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Contractors a vital part of UK recovery, agree tax experts at PCG-sponsored event

The contribution contractors are making to the recovery of the UK economy was acknowledged at a round table event on the future of taxation, jointly hosted by the Professional Contractors Group (PCG) and the Reform think-tank.

With an opening presentation by Liberal Democrat MP Jeremy Browne, Shadow Chief Secretary to the Treasury, yesterday’s event was attended by key stakeholders from the business and taxation sector, including industry and professional bodies, academics, service firms and leading industry experts, among them ContractorCalculator’s CEO Dave Chaplin.

“We’re seeing the gradual realisation that the flexible workforce may be the saviours of the UK economy,” commented Chaplin. “So rather than discouraging flexible working with punitive taxation, such as IR35, contractors and freelancers should be encouraged with a reduction in business regulation.”

Delegates were presented with the bleak scenario that, unless tackled rapidly, the UK’s public sector debt mountain will cripple the economy for decades, potentially resulting in the collapse of sterling and the bond market if global investors lose faith in UK PLC.

IR35 repeal or amendment?

As a result, now is not the time to stifle the flexible workforce and to recognise that small businesses are the engines for growth. As Chaplin puts it, “One of the key ways to encourage prosperity is by removing the costs of unnecessary regulation and applying a fairer, clearly understood, taxation regime.”

So that ideas could be freely debated, the event was held under the Chatham House Rule, meaning that the contributions of individual speakers cannot be disclosed. According to Chaplin, delegates proposed numerous initiatives that could ease the burden on contractors and freelancers. “Repealing or amending IR35 and reducing business regulation were some of the more obvious solutions proposed,” continues Chaplin, “but the need for better tests to define and identify employees versus contractors was covered, as was building the infrastructure for flexible working by ensuring broadband is available to all.”

One of the key ways to encourage prosperity is by removing the costs of unnecessary regulation and applying a fairer, clearly understood, taxation regime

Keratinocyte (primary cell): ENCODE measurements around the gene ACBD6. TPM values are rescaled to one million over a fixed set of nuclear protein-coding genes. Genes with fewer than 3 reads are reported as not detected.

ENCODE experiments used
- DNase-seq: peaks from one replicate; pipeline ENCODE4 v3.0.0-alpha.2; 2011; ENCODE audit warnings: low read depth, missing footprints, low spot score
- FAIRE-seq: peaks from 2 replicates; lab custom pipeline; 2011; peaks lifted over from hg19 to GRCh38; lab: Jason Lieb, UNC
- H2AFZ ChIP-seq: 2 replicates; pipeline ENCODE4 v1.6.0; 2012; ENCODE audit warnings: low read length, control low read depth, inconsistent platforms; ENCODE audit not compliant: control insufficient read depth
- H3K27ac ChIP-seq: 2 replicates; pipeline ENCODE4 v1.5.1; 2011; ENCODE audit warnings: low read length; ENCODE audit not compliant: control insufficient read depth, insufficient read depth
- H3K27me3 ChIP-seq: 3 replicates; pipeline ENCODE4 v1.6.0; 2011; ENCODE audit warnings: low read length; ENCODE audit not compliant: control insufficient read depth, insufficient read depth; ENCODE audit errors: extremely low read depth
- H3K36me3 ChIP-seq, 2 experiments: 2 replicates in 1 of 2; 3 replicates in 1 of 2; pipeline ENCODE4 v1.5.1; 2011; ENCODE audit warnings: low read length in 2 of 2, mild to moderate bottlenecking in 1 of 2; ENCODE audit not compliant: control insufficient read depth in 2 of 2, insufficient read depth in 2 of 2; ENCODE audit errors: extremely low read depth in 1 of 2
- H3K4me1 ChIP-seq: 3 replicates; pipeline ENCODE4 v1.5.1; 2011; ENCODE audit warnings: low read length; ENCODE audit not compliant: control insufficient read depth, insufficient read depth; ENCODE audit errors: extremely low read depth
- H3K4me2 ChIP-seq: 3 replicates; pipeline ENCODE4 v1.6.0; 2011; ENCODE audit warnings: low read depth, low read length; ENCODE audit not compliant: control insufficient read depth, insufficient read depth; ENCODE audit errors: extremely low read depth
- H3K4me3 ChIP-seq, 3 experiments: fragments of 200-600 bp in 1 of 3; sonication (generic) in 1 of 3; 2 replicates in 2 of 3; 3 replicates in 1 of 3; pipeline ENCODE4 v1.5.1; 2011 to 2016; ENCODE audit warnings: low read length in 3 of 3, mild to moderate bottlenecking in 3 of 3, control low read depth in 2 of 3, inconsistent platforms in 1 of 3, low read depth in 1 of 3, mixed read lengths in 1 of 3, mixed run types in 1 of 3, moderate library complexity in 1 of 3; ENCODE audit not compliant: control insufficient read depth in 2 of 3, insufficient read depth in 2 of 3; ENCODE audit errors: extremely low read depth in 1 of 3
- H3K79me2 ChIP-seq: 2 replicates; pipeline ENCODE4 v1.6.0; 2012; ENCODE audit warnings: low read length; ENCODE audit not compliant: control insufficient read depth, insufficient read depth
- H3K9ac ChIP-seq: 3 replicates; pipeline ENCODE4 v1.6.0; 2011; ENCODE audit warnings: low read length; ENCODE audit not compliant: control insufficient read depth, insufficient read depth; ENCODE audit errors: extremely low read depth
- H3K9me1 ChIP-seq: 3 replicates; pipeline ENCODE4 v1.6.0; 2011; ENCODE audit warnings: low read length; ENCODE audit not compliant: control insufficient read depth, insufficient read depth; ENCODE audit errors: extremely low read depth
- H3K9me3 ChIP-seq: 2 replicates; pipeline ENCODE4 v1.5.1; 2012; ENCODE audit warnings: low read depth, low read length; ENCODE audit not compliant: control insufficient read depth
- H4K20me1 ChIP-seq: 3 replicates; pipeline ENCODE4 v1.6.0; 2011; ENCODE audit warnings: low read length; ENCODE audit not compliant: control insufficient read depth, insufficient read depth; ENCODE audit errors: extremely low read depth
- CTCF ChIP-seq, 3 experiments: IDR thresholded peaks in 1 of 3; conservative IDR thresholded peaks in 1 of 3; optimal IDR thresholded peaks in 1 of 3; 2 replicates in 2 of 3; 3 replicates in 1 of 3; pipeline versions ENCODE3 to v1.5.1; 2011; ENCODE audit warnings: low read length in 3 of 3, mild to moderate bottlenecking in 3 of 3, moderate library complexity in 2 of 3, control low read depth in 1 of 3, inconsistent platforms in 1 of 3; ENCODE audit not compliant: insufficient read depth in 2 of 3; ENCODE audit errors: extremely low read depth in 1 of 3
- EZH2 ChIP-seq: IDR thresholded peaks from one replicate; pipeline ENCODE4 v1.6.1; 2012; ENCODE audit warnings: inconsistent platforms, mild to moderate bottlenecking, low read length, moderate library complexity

Dave Chaplin, ContractorCalculator

And any regime would need to ensure organisations have flexibility to take on, and shed, workers at short notice in response to need, but also ensure vulnerable workers are not exploited by a casual ‘hire and fire’ attitude on the part of end-user clients.

IR35 – expensive and ineffective

The general view of delegates was that IR35 does not work and that HMRC gains little real value from its continued efforts to gain greater tax yields from contractors and freelancers. It was suggested that IR35 costs the Treasury more than is gained from additional tax yields.

As a former City IT contractor and now CEO of ContractorCalculator, Chaplin explained to delegates the realities of IR35’s early days, and the relative ease with which it can now be defeated by contractors willing to invest some effort.

“When IR35 was first launched, there were approximately 20% of contractors definitely outside it, 20% almost certainly inside it and a huge grey area in the middle,” he says. “Now the grey area is much smaller as contractors, and their professional advisers, have learned how to stay within IR35’s vague rules and avoid falling foul of even the most over-zealous of tax inspectors.”

Taxation is here to stay

Whilst IR35 in its current form is considered to be unworkable and expensive for all concerned, delegates, who included some of the foremost tax authorities in the UK, accepted that a replacement would have to be found to ensure limited companies were not used solely as tax efficiency dodges for disguised employees.

In addition, a widespread overhaul of the UK’s tax system would prove very challenging, as the current welfare and state system are structured around existing taxation laws and codes.

And it was considered essential that any regime maximises the opportunities for small firms and the flexible workforce to be successful and therefore contribute to filling the hole in public finances. There was acknowledgement that businesses at crucial stages of growth often could not afford to employ a worker and that a contractor or freelancer was an ideal alternative.

“The government now, and administrations in the future, must make some very tough choices, such as the decision to delay the implementation of the Agency Workers Directive revealed today, if we are to see a reversal in our economic fortunes,” concludes Chaplin. “I am delighted that so many delegates to this Reform-PCG roundtable event recognise the vital contribution contractors and freelancers are making, and will continue to make, to restoring confidence in UK PLC.”

Published: 15 October 2009

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